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Systematic frequency shifts in linear ion chains of a few 10−19 achievable


Some of the currently most accurate optical clocks are based on trapped ions since they allow excellent control over systematic frequency shifts. To benefit from further reductions in the frequency uncertainty in practice, the averaging times of the next generation of trapped-ion clocks will, however, also have to be reduced. Researchers at the QUEST Institute of PTB have succeeded in demonstrating that taking the step from one to several trapped ions in a clock is not contradictory to lower frequency uncertainties.

Visualization of the simultaneously measured micromotion amplitudes in a crystal of 14 trapped ytterbium ions spanning a length of approx. 400 μm. Within a recently developed high-precision ion trap, it was possible to reduce the resulting time dilation shift to less than 10−19.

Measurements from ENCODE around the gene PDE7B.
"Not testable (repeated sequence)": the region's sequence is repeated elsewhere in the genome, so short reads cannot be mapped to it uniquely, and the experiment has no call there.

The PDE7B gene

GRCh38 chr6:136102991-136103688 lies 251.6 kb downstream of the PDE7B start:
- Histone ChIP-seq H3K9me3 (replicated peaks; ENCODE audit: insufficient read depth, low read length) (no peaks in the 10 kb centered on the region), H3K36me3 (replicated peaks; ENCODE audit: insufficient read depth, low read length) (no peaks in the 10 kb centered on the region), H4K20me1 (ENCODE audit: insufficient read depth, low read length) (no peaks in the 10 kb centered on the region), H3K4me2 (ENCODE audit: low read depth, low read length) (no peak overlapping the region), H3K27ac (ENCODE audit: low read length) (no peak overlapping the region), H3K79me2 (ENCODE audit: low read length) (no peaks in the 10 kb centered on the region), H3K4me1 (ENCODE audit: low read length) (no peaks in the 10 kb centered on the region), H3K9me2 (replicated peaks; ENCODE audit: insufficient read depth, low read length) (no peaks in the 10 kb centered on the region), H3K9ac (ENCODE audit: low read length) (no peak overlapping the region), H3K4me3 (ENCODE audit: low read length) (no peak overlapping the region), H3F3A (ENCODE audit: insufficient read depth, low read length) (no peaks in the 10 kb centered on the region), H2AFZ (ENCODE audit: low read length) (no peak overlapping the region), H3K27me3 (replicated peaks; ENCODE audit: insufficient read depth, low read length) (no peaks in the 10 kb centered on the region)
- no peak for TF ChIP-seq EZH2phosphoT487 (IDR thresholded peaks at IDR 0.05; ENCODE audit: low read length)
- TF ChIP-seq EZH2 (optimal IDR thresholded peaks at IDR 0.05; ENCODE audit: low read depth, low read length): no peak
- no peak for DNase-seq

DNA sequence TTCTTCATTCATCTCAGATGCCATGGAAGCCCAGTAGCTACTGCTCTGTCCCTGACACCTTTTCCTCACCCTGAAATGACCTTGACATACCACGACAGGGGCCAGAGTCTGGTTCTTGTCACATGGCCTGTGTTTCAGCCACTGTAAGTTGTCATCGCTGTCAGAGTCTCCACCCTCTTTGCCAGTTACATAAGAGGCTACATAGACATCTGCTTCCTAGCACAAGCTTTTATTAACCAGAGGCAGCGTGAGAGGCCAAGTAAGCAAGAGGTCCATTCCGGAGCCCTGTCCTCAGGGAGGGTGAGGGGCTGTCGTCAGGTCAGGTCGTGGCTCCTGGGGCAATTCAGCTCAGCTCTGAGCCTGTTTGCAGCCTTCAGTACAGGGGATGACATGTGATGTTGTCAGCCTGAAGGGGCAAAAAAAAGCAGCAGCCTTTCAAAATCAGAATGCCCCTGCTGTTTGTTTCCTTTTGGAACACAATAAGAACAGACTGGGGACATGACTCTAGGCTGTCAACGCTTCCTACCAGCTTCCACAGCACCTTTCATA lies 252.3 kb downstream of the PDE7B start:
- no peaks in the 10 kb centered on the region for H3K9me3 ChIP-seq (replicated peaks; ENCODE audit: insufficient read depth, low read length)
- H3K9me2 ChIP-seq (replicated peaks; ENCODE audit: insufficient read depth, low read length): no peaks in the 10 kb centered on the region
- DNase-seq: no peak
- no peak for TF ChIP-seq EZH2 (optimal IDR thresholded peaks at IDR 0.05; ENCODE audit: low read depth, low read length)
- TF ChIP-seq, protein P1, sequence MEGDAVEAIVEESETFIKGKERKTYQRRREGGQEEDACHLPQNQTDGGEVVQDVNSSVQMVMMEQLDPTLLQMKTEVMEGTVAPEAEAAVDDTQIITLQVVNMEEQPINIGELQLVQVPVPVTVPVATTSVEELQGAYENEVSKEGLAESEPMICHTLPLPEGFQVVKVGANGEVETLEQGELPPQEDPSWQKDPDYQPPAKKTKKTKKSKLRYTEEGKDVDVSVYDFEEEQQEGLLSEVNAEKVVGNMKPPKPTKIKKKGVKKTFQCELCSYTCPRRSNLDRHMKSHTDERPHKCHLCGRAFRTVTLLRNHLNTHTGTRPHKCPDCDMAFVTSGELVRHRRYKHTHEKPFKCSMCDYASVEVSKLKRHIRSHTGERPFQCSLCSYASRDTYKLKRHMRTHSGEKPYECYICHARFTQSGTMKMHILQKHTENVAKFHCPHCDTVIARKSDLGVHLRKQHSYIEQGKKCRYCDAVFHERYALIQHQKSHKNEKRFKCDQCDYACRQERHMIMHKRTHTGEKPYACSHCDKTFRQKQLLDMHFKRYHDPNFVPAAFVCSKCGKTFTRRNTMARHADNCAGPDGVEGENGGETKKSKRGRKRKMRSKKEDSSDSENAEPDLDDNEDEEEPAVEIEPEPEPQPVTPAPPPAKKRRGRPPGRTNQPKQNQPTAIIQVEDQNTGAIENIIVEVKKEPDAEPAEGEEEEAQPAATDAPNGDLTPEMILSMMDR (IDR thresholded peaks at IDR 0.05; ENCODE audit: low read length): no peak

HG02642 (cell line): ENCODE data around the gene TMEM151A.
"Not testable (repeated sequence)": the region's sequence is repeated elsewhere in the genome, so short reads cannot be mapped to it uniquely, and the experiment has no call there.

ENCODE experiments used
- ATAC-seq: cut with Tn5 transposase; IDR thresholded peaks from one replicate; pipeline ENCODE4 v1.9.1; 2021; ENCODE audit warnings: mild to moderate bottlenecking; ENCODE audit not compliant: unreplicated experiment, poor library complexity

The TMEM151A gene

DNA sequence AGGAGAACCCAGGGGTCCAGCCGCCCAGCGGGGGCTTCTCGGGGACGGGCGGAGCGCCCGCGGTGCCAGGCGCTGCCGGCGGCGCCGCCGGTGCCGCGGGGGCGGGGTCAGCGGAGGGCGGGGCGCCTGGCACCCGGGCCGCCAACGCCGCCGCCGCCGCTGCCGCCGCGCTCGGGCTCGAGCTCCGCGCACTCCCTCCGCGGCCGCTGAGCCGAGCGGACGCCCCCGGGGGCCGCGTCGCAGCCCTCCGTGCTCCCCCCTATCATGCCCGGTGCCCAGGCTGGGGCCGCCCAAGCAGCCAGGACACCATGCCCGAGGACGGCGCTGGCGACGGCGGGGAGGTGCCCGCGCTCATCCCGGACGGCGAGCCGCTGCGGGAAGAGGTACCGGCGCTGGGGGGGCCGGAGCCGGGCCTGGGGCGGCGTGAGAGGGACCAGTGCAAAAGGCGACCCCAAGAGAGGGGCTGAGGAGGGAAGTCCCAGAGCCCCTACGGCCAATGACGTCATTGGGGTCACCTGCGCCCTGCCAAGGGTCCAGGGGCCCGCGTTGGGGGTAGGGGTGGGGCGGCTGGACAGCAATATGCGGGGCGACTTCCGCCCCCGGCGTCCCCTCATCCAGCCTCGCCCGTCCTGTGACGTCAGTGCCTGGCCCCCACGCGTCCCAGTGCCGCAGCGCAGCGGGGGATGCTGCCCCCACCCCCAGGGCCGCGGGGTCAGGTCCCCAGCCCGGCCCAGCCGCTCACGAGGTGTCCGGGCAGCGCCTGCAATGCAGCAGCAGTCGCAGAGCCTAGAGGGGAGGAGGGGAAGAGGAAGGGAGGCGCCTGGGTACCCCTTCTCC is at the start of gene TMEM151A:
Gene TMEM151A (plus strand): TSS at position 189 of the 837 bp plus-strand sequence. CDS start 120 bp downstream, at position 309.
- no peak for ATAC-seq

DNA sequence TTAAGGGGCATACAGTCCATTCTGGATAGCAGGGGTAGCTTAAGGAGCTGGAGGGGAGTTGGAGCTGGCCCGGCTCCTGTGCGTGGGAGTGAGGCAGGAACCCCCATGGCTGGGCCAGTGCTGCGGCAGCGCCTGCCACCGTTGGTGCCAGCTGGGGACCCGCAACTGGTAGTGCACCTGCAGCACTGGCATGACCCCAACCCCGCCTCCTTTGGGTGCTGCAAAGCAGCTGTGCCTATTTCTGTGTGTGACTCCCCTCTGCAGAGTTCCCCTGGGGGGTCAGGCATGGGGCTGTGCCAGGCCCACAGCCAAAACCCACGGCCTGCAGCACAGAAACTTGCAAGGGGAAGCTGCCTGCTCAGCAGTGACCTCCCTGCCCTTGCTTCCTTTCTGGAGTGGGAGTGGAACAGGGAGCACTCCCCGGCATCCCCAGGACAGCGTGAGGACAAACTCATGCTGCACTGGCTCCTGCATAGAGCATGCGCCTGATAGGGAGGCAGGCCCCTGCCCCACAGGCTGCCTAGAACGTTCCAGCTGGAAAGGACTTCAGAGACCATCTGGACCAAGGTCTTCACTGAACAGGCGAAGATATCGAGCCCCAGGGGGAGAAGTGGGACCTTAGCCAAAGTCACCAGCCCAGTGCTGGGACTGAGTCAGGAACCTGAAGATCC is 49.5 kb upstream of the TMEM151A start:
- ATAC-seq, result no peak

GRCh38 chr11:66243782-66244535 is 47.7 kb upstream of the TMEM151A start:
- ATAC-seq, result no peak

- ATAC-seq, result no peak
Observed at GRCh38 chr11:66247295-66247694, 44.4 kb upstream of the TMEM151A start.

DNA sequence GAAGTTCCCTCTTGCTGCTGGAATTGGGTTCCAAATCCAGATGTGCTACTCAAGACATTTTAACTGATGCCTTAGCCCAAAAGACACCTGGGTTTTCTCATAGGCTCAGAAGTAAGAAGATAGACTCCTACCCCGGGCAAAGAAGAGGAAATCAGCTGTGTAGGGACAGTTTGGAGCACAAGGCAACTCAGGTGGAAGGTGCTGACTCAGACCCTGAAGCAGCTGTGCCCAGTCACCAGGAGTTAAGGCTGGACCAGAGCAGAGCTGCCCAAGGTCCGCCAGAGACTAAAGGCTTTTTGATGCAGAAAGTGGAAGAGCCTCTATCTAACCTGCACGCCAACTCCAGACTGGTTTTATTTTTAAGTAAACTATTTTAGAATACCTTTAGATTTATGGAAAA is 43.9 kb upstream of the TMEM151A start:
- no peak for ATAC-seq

Taking this step has become possible thanks to precision ion traps that were developed at PTB and allow relative systematic uncertainties of a few 10−19 to be achieved. Among other investigations, the micromotion of trapped ions was measured with nanometer resolution using a novel temporally and spatially resolved detection method. With this new method, the researchers were able to show that the micromotion-induced frequency shifts of every individual ion inside a linear crystal can be kept in the sub-mHz range. The results open up the path for novel ion clock concepts such as the use of entangled quantum states and the simultaneous operation of several clocks on a single chip.